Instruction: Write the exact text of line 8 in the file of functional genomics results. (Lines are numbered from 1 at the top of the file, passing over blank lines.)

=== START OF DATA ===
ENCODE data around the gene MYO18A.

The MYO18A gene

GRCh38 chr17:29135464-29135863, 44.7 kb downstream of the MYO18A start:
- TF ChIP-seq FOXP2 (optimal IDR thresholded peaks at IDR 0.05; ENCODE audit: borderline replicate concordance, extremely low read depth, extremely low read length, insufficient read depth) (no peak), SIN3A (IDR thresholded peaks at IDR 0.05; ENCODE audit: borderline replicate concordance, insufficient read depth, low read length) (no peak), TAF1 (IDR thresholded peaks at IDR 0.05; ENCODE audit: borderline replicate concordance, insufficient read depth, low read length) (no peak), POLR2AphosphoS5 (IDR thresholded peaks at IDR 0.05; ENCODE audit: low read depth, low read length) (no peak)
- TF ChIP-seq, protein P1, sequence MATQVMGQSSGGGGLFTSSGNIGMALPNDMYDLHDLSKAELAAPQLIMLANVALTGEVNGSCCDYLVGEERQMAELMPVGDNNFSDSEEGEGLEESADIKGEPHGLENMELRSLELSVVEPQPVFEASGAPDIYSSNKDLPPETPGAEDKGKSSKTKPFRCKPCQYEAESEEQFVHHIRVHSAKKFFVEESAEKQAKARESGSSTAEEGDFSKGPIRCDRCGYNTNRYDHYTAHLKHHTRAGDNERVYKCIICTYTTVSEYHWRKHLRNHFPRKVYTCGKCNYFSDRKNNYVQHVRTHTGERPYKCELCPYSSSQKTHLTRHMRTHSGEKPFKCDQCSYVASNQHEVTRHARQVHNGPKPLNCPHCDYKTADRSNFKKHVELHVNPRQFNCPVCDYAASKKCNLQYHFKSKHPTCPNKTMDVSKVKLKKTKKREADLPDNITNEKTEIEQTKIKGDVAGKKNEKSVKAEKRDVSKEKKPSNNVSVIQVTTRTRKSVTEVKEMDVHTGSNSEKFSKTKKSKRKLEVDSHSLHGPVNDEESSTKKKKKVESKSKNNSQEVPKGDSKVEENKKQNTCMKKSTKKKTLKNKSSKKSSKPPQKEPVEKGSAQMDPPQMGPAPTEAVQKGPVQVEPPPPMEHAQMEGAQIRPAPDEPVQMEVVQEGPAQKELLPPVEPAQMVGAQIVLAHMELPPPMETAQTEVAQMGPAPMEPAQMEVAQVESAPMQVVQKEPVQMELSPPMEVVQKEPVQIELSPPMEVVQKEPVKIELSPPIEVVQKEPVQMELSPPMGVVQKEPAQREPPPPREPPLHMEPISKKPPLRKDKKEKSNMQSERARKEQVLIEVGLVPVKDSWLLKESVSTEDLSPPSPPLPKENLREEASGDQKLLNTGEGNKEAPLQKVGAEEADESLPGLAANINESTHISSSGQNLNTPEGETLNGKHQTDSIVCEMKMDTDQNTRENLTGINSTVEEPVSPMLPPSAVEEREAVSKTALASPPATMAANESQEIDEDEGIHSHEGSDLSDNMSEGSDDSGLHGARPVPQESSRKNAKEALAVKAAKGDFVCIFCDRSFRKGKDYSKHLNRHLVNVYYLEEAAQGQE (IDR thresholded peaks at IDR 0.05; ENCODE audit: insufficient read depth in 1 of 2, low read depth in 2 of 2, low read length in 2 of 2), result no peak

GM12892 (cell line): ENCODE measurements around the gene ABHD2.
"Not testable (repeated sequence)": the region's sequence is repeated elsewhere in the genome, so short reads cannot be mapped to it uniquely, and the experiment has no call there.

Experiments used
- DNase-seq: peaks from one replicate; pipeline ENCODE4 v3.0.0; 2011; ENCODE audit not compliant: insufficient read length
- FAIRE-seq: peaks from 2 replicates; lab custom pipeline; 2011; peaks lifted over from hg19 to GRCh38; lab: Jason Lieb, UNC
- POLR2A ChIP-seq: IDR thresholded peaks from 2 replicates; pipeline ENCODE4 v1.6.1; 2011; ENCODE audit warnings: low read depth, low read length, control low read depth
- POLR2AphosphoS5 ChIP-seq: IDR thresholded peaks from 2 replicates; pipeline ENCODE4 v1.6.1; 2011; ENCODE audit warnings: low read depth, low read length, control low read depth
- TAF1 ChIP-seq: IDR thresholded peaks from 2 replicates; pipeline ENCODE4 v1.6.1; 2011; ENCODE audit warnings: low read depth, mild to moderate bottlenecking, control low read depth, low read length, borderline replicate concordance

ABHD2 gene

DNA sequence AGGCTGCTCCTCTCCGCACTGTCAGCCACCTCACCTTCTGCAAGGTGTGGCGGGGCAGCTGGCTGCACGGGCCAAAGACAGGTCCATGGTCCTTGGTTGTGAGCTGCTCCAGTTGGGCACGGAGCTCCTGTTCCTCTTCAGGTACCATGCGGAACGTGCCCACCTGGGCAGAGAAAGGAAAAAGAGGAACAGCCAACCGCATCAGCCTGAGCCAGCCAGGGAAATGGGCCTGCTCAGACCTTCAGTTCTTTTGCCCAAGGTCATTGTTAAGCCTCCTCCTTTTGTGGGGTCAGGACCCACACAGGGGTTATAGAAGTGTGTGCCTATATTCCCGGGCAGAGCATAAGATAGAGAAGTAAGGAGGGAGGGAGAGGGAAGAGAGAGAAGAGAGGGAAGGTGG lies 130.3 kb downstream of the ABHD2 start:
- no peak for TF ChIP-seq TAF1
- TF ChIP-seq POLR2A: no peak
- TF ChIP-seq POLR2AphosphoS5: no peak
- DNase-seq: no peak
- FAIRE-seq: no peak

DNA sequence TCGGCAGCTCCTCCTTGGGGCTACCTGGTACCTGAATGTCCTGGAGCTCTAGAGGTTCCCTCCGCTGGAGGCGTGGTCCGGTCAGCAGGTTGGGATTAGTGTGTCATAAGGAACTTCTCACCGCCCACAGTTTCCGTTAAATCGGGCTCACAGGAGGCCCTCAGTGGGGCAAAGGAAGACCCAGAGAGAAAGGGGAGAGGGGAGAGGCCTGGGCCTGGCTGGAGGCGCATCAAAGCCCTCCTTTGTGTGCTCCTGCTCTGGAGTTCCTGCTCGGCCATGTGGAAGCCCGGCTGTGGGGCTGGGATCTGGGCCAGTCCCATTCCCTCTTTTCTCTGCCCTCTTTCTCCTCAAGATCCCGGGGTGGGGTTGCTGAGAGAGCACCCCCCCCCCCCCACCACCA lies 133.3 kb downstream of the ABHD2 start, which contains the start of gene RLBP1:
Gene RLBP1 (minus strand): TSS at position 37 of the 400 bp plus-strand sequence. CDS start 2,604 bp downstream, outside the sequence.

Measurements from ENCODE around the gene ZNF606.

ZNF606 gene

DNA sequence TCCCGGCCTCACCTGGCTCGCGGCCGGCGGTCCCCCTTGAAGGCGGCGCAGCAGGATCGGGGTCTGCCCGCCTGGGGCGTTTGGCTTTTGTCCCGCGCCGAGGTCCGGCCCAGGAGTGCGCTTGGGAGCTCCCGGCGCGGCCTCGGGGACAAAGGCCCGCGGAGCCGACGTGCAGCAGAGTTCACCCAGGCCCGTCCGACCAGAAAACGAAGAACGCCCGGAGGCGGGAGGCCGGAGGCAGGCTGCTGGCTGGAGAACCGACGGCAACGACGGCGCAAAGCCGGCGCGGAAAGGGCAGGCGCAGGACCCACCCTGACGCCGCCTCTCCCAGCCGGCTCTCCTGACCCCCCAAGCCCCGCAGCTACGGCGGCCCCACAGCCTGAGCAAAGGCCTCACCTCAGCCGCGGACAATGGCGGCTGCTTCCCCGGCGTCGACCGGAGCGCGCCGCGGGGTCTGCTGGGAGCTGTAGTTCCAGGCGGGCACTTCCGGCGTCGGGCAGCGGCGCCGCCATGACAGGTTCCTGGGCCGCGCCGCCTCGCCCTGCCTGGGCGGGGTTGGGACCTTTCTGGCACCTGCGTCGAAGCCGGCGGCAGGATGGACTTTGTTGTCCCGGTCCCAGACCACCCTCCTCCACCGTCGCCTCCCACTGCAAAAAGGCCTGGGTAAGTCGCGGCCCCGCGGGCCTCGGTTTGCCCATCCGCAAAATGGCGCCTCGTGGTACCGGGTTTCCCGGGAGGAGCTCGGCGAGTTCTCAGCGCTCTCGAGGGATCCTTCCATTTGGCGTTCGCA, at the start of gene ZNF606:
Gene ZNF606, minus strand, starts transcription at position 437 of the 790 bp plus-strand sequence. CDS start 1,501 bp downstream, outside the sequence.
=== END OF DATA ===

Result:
Experiments used